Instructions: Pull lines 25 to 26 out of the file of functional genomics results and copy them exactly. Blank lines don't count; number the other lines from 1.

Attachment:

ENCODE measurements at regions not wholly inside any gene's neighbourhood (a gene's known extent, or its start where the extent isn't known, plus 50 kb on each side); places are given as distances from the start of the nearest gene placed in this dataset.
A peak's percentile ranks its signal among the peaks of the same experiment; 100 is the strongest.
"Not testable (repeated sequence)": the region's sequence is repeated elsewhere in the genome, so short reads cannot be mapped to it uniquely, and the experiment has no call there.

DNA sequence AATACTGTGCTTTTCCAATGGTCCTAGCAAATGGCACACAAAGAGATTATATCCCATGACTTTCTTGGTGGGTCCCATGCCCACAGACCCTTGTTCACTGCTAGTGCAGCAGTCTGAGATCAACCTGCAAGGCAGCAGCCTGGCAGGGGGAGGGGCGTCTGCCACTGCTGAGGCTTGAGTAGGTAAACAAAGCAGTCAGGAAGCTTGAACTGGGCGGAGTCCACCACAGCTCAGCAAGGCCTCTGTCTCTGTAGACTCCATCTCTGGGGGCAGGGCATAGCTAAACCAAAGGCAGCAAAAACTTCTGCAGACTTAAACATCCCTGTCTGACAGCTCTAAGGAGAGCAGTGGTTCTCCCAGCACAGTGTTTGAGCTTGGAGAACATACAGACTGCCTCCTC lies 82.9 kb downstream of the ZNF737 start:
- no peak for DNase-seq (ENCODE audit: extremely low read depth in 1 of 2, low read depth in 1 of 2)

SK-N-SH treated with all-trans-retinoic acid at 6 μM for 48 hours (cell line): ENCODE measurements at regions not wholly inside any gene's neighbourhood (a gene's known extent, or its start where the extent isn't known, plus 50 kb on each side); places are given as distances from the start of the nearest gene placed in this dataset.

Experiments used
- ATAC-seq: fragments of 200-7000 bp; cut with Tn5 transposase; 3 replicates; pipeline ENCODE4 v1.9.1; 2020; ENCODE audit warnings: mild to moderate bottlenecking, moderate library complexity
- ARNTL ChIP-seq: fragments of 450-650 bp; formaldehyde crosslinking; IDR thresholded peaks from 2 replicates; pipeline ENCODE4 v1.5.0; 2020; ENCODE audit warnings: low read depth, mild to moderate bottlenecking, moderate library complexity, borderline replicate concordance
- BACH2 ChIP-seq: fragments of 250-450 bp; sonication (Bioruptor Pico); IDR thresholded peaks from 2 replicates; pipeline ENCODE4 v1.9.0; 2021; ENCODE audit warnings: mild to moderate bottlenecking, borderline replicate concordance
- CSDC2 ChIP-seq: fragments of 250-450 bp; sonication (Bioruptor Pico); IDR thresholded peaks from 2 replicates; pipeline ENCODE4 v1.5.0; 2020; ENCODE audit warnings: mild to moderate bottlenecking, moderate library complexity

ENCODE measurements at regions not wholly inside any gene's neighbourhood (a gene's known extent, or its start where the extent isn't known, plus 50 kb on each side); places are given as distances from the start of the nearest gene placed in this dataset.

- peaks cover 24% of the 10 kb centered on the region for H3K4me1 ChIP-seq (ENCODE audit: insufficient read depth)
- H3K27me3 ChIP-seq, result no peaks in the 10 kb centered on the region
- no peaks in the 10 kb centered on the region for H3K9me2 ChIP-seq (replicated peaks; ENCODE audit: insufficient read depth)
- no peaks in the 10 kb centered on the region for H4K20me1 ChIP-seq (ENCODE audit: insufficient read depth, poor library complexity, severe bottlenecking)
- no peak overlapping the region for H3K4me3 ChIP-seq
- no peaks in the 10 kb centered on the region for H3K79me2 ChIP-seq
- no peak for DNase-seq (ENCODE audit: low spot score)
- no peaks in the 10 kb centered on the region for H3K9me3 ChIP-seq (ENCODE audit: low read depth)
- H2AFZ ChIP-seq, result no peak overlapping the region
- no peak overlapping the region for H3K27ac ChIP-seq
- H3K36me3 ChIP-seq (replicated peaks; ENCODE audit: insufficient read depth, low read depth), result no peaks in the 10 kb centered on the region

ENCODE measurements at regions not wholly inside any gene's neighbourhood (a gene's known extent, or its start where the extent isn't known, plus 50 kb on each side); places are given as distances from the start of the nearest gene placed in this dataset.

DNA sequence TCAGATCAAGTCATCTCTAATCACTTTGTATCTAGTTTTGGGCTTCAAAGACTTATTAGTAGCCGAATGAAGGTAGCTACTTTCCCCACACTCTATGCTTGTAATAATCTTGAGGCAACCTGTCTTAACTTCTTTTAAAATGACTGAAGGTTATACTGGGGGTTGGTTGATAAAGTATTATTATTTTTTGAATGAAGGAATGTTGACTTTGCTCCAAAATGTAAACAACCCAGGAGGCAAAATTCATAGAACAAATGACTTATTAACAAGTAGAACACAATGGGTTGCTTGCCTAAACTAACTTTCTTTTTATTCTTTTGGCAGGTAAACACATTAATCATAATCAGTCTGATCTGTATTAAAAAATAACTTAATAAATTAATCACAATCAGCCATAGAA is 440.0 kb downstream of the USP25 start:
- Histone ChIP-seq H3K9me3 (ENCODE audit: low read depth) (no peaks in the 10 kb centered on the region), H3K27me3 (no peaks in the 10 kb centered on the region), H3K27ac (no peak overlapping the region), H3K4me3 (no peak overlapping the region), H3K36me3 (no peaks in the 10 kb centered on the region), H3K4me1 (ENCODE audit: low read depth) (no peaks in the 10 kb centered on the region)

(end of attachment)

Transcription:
DNA sequence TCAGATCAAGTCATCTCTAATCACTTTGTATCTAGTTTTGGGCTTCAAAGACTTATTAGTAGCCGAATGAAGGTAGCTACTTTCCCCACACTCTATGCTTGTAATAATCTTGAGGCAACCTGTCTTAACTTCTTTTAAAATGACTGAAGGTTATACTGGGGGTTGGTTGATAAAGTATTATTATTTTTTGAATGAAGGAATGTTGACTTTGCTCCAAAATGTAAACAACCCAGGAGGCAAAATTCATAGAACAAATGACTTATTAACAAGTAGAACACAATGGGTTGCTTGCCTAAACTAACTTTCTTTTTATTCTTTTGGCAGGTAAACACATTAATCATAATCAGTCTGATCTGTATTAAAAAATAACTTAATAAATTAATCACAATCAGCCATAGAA is 440.0 kb downstream of the USP25 start:
- Histone ChIP-seq H3K9me3 (ENCODE audit: low read depth) (no peaks in the 10 kb centered on the region), H3K27me3 (no peaks in the 10 kb centered on the region), H3K27ac (no peak overlapping the region), H3K4me3 (no peak overlapping the region), H3K36me3 (no peaks in the 10 kb centered on the region), H3K4me1 (ENCODE audit: low read depth) (no peaks in the 10 kb centered on the region)